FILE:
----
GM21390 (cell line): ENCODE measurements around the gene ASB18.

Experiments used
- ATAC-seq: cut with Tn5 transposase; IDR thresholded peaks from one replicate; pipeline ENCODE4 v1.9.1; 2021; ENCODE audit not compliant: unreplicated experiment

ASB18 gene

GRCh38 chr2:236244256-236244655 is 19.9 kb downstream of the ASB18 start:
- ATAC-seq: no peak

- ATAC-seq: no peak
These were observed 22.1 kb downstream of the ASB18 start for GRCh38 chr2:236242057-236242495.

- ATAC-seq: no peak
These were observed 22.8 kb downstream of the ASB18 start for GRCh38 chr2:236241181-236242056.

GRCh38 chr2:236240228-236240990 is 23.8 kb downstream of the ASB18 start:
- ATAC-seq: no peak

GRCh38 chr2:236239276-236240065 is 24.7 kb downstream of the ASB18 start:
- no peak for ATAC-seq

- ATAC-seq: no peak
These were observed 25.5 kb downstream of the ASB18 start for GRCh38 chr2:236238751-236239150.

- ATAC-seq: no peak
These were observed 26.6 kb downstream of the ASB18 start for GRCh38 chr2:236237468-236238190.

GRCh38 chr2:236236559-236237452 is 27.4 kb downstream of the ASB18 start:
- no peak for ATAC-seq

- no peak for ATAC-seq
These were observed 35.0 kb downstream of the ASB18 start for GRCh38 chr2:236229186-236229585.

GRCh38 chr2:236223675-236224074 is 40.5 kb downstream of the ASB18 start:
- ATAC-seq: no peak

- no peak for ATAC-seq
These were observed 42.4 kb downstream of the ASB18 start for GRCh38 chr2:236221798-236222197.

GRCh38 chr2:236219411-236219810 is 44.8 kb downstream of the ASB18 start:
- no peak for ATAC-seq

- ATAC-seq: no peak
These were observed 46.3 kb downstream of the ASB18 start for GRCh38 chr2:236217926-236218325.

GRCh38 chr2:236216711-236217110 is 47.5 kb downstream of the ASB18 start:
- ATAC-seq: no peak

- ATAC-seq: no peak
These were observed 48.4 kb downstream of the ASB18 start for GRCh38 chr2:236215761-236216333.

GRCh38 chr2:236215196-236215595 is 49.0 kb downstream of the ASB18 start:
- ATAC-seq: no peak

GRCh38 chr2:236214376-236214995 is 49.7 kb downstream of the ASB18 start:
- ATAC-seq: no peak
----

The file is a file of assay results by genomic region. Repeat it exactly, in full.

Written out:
GM21390 (cell line): ENCODE measurements around the gene ASB18.

Experiments used
- ATAC-seq: cut with Tn5 transposase; IDR thresholded peaks from one replicate; pipeline ENCODE4 v1.9.1; 2021; ENCODE audit not compliant: unreplicated experiment

ASB18 gene

GRCh38 chr2:236244256-236244655 is 19.9 kb downstream of the ASB18 start:
- ATAC-seq: no peak

- ATAC-seq: no peak
These were observed 22.1 kb downstream of the ASB18 start for GRCh38 chr2:236242057-236242495.

- ATAC-seq: no peak
These were observed 22.8 kb downstream of the ASB18 start for GRCh38 chr2:236241181-236242056.

GRCh38 chr2:236240228-236240990 is 23.8 kb downstream of the ASB18 start:
- ATAC-seq: no peak

GRCh38 chr2:236239276-236240065 is 24.7 kb downstream of the ASB18 start:
- no peak for ATAC-seq

- ATAC-seq: no peak
These were observed 25.5 kb downstream of the ASB18 start for GRCh38 chr2:236238751-236239150.

- ATAC-seq: no peak
These were observed 26.6 kb downstream of the ASB18 start for GRCh38 chr2:236237468-236238190.

GRCh38 chr2:236236559-236237452 is 27.4 kb downstream of the ASB18 start:
- no peak for ATAC-seq

- no peak for ATAC-seq
These were observed 35.0 kb downstream of the ASB18 start for GRCh38 chr2:236229186-236229585.

GRCh38 chr2:236223675-236224074 is 40.5 kb downstream of the ASB18 start:
- ATAC-seq: no peak

- no peak for ATAC-seq
These were observed 42.4 kb downstream of the ASB18 start for GRCh38 chr2:236221798-236222197.

GRCh38 chr2:236219411-236219810 is 44.8 kb downstream of the ASB18 start:
- no peak for ATAC-seq

- ATAC-seq: no peak
These were observed 46.3 kb downstream of the ASB18 start for GRCh38 chr2:236217926-236218325.

GRCh38 chr2:236216711-236217110 is 47.5 kb downstream of the ASB18 start:
- ATAC-seq: no peak

- ATAC-seq: no peak
These were observed 48.4 kb downstream of the ASB18 start for GRCh38 chr2:236215761-236216333.

GRCh38 chr2:236215196-236215595 is 49.0 kb downstream of the ASB18 start:
- ATAC-seq: no peak

GRCh38 chr2:236214376-236214995 is 49.7 kb downstream of the ASB18 start:
- ATAC-seq: no peak